Prelude to Axanar

This is really cool! The video has been around since August last year, but I’ve only just discovered it as the creators, Axanar Productions, are having their asses sued by CBS and Paramount Studios despite the claim that no commercial gain will be made from the use of copyrighted material. I hope the big boys lose.

2015 in review

The WordPress.com stats helper monkeys prepared a 2015 annual report for this blog.

Here’s an excerpt:

A San Francisco cable car holds 60 people. This blog was viewed about 3,400 times in 2015. If it were a cable car, it would take about 57 trips to carry that many people.

Click here to see the complete report.

What fun!

Merry Whatever

Good Reason: Chat with JW’s: Why the atonement is incoherent.

atonement 1

Source: Good Reason: Chat with JW’s: Why the atonement is incoherent.

★★★

Adobe’s Sleazy Customer Management

I started to use Adobe Photoshop a good few years ago and spent a good chunk of money on upgrades over the years. When Adobe changed to a subscription model, I decided that a monthly sub of a bit under 9 GBP for Photoshop and Lightroom was reasonable. However, for various reasons, I used the software less and less: in the last six months, I’ve done no image processing with Lightroom and opened Photoshop maybe twice.

Nine quid a month for nothing isn’t reasonable so I logged on to my Adobe account see about cancelling my sub. Here was revealed the first bit of sleazy behaviour: there is no way to cancel on the account management page. You have to contact Adobe by chat line or phone. Already I’m expecting some hassle. Anyway, I elected for chat line and after a short wait, Chinthana appeared.

I explained I wanted to cancel because I wasn’t getting any value as I wasn’t using the software. This lead to the second sleazy manoeuvre: I was offered next month free if I carried on with the subscription. At this point, I should point out that the Adobe CC subscription is an annual subscription payable monthly. No doubt, I knew this when I signed up, but had forgotten. Adobe doesn’t remind you very often. I get an invoice each month that includes the line:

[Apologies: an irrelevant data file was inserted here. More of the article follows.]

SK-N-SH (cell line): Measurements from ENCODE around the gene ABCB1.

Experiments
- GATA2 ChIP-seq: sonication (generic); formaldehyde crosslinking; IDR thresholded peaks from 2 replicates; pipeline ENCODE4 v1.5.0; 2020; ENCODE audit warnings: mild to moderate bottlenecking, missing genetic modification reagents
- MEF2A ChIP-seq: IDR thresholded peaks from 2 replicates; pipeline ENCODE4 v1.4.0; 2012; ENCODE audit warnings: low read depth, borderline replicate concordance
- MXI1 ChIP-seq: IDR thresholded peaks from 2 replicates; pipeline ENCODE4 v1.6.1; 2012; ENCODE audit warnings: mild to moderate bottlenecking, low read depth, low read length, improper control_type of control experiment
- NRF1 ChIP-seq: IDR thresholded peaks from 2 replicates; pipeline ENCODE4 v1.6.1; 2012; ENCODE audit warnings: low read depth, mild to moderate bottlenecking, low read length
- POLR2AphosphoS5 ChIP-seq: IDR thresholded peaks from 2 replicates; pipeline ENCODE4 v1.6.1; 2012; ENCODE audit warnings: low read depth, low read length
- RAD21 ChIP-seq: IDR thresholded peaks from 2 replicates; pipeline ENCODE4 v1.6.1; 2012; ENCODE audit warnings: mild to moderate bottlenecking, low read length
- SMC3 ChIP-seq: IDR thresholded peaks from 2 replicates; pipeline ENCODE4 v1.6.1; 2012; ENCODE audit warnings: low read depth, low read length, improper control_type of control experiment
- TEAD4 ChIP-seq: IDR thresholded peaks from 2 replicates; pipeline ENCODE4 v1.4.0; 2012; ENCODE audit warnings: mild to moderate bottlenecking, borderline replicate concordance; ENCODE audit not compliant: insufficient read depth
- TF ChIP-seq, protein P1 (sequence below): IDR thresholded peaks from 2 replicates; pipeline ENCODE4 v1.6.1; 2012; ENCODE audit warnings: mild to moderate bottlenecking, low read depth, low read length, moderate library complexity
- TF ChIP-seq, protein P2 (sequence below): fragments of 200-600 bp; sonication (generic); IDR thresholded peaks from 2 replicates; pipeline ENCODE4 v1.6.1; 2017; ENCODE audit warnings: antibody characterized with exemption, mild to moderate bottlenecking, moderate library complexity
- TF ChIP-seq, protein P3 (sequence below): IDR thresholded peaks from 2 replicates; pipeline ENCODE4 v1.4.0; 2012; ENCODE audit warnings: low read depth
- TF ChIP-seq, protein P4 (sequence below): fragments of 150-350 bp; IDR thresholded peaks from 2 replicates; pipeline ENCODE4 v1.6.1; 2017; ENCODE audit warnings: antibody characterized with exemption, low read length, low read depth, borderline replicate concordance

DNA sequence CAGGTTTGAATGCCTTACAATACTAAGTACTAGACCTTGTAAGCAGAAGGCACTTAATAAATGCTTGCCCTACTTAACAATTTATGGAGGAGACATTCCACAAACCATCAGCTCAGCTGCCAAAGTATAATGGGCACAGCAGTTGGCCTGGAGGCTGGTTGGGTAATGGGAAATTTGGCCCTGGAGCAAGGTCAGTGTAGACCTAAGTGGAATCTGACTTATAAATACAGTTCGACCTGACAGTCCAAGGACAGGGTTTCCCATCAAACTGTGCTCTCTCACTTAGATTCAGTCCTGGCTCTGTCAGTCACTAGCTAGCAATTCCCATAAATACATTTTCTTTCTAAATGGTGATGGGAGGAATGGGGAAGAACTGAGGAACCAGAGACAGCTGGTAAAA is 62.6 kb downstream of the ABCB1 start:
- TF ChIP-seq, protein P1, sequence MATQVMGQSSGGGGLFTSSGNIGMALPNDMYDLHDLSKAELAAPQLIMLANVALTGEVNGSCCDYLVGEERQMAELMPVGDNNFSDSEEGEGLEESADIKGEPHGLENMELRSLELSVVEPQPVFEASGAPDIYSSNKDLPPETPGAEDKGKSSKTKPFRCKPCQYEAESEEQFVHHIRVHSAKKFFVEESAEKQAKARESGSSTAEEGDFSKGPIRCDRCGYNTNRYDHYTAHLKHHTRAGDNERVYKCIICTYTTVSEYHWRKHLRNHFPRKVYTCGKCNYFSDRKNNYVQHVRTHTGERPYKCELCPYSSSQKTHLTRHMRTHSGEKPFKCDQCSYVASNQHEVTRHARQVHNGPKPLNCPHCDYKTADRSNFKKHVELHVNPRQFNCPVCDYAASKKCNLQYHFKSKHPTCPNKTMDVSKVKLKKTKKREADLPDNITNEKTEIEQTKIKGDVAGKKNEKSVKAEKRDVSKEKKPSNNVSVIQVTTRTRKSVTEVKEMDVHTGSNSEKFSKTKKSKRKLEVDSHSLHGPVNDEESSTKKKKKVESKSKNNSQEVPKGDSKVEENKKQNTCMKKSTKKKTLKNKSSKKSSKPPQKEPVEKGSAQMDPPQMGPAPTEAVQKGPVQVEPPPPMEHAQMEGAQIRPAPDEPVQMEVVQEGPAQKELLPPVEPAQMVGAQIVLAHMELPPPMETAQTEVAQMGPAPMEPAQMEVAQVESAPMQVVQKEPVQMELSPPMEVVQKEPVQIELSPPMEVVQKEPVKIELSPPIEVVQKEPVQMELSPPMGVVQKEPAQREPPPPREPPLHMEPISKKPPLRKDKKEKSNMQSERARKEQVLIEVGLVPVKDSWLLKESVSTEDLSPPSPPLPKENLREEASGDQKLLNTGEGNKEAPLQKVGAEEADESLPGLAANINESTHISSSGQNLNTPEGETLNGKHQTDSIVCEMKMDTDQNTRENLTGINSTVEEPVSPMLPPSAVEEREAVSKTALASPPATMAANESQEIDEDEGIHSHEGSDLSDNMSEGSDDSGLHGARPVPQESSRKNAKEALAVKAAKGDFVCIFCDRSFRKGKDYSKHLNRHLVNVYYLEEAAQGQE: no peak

“Your Creative Cloud membership will renew automatically each month until you cancel.”

It seems to me it’s reasonable to suppose that I could cancel anytime with a month’s notice. Chinthana explained that the small print doesn’t say this: it says you can cancel, but you have to pay 50% of the remaining annual subscription— 32.48 GBP in my case. By this time, I was pissed off and responded:

“I will pay this under protest. I think this policy is disgraceful for a customer who has paid the sub for at least two years.”

Time for sleazy tactic number 3: I was offered two free months to see out my subscription. The conversation continued:

Roger Cavanagh: No. How many times do I have to repeat myself? I want to cancel. I am getting no value for my money as I do not use the software anymore.
Chinthana: Okay. Are you okay with the cancellation fee?
Roger Cavanagh: No I am not OK with the cancellation fee, but no doubt, the small print says I have to pay it.
Roger Cavanagh: The monthly bill you send says: “Your Creative Cloud membership will renew automatically each month until you cancel.” It does not say, “and you will be charged to leave”.

At this point, Chinthana said he would check with his supervisor. After a little while, he came back on line and said his supervisor had agreed to waive the fee. Now I’m sure than Chinthana does have a supervisor, but I’m not all sure that he asked permission to waive the cancellation charge. It’s more likely that the workflow got to a point that tells the agent to give up and let the customer off.

So I got what I wanted: cancellation. Adobe got almost one month’s sub for nothing because my last payment was only a couple of days ago and I have already uninstalled the software. But I am left with a much-reduced opinion of the company.

An Illustrator’s Review of the iPad Pro and Apple Pencil

But to my mind, the iPad Pro deserves the Professional label – this is a serious piece of hardware for illustrators, and it’s been a long time coming. And if you buy it, buy the Pencil. Without it you’re not doing the iPad Pro justice.